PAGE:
The experience was better than the Polo GTI with its overly hard ride, more fun than the Fiesta ST, but closest to the Clio RS. However, the Renault's disadvantaged by the fact that it's only available with a dual-clutch transmission.
The 208 GTi's high-placed instrument cluster has caused me issues in the past - the problem being that at my height (191cm) I need the driver's seat low and far back, with the steering wheel high.
That combination means the rim of the steering wheel perfectly eclipses the speedo - the digital read-out completely, and the analogue dial between 30-60km/h. This meant sitting up tall and awkwardly peering over the rim when travelling through a 50km/h zone. Same place, every day, past a speed camera. Annoying.
The Peugeot 208GTi, isn't the best value for money as far as features goes, but it's great bang-for-your-bucks in terms of a rewarding drive experience. The Peugeot GTi 208 is fun to drive, has stylish looks and is backed by a great warranty.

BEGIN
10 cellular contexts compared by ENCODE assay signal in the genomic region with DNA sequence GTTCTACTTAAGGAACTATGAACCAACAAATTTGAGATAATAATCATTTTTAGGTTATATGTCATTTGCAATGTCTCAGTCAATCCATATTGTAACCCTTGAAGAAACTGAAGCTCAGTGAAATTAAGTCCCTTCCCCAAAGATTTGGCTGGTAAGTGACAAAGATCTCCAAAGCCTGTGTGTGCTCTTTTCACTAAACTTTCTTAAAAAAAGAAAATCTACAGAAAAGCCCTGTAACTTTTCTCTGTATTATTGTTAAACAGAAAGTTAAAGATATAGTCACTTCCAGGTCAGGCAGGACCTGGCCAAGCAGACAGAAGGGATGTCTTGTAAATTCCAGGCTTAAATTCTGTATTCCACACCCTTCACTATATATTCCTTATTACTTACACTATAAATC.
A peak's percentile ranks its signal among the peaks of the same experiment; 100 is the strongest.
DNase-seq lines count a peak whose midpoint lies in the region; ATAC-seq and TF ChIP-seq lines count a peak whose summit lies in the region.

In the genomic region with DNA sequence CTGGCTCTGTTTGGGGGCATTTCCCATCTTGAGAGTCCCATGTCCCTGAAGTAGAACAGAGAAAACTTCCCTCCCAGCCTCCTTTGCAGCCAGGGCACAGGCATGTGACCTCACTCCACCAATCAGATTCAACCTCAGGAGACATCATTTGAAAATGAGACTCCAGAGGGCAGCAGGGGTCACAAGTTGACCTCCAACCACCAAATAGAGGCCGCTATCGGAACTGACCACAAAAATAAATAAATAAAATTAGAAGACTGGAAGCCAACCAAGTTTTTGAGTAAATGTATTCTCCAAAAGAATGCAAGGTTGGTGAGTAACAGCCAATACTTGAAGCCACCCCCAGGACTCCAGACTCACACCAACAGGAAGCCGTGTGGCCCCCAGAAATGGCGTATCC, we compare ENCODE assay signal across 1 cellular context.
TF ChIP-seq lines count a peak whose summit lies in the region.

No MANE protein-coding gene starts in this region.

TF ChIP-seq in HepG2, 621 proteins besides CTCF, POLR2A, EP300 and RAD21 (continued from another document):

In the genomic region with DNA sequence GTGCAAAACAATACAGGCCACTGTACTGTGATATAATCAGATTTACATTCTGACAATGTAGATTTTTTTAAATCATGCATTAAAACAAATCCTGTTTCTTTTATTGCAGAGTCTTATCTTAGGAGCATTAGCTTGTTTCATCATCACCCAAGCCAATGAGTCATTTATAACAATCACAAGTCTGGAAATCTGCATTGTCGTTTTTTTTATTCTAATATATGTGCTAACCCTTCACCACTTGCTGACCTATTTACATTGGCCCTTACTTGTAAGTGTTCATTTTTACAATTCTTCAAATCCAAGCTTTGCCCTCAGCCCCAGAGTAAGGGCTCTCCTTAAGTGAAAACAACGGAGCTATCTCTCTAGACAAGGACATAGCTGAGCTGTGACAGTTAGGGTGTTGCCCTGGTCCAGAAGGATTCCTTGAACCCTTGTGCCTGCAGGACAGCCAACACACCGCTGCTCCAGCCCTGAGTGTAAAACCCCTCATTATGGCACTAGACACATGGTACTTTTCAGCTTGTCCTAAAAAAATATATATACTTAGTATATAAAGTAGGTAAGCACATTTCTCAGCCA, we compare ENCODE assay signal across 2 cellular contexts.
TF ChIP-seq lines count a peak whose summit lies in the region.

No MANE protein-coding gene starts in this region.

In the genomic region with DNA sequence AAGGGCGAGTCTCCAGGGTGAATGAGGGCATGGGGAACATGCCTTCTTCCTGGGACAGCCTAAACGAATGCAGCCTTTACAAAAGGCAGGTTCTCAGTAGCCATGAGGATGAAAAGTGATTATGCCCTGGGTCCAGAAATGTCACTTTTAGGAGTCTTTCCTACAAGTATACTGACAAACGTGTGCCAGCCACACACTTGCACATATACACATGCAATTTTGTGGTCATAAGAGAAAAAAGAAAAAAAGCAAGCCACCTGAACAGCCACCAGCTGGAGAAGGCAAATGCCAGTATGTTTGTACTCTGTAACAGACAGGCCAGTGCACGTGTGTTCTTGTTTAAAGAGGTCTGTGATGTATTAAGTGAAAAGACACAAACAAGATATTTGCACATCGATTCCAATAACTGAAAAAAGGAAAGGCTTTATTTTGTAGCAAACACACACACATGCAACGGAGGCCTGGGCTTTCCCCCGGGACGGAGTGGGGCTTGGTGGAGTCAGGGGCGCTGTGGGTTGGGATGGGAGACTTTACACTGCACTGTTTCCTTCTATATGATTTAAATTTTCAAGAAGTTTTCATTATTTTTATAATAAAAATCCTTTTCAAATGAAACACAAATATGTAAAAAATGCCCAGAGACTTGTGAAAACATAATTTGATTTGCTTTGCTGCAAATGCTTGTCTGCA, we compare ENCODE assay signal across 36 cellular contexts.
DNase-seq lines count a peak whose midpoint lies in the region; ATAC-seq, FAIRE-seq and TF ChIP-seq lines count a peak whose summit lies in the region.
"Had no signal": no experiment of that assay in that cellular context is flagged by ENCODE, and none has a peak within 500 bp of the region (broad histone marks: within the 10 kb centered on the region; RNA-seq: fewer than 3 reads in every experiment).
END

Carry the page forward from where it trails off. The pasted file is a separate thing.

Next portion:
|Active||1.2L, PULP, 6 SP AUTO||No recent listings||2018 PEUGEOT 208 2018 Active Pricing and Specs|
|Allure||1.2L, PULP, 6 SP AUTO||No recent listings||2018 PEUGEOT 208 2018 Allure Pricing and Specs|
|AVANTAGE TENNIS LIMITED EDT||1.2L, PULP, 6 SP AUTO||$18,590 – 23,540||2018 PEUGEOT 208 2018 AVANTAGE TENNIS LIMITED EDT Pricing and Specs|
|GT-Line||1.2L, PULP, 6 SP AUTO||No recent listings||2018 PEUGEOT 208 2018 GT-Line Pricing and Specs|
|Price and features||7|
|Engine & trans||8|